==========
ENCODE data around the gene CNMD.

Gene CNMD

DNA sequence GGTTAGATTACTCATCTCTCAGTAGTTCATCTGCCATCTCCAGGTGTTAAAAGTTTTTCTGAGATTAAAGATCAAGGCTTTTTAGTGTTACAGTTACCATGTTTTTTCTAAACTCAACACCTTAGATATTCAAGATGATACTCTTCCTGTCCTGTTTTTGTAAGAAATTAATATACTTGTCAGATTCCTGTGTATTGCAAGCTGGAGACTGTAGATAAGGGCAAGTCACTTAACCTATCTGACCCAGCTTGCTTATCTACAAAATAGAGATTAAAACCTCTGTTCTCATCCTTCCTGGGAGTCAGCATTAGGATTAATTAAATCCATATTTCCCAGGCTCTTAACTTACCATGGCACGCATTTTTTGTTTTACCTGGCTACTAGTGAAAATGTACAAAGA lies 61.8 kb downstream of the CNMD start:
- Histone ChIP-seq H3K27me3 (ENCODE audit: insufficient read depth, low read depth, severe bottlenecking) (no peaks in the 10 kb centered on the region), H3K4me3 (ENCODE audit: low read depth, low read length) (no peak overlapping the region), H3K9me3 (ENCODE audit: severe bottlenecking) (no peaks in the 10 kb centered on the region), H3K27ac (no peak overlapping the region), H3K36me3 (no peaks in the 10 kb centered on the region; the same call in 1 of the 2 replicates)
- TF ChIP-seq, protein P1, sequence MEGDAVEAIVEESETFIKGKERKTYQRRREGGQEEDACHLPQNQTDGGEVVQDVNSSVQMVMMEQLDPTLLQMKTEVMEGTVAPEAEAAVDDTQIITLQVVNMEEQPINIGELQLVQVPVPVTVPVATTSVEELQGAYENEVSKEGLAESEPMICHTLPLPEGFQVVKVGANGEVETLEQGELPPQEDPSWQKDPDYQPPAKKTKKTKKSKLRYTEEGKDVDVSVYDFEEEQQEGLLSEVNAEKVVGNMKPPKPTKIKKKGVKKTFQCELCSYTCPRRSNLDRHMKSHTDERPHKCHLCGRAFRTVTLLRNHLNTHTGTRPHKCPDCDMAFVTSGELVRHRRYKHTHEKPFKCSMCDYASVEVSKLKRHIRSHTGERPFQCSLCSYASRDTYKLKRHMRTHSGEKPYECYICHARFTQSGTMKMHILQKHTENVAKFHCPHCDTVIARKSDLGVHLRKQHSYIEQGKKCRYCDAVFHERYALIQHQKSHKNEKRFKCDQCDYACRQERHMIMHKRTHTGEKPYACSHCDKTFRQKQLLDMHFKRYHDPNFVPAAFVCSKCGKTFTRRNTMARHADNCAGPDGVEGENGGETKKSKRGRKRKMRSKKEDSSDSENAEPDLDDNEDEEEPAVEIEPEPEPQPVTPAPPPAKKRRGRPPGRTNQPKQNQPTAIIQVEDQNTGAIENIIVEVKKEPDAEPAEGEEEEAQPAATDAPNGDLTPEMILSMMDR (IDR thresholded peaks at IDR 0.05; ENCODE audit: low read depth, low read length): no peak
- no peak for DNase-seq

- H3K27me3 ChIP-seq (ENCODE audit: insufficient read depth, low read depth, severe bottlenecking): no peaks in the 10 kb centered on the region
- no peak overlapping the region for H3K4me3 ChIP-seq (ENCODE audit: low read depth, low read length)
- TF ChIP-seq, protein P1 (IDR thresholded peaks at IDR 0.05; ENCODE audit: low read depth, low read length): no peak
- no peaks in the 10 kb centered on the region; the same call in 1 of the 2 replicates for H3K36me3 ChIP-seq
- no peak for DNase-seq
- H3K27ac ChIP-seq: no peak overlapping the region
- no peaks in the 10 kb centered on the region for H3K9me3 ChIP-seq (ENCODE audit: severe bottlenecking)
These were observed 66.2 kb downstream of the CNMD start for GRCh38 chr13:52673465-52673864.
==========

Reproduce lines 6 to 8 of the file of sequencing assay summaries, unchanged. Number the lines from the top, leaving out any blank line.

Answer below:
- no peak for DNase-seq

- H3K27me3 ChIP-seq (ENCODE audit: insufficient read depth, low read depth, severe bottlenecking): no peaks in the 10 kb centered on the region
- no peak overlapping the region for H3K4me3 ChIP-seq (ENCODE audit: low read depth, low read length)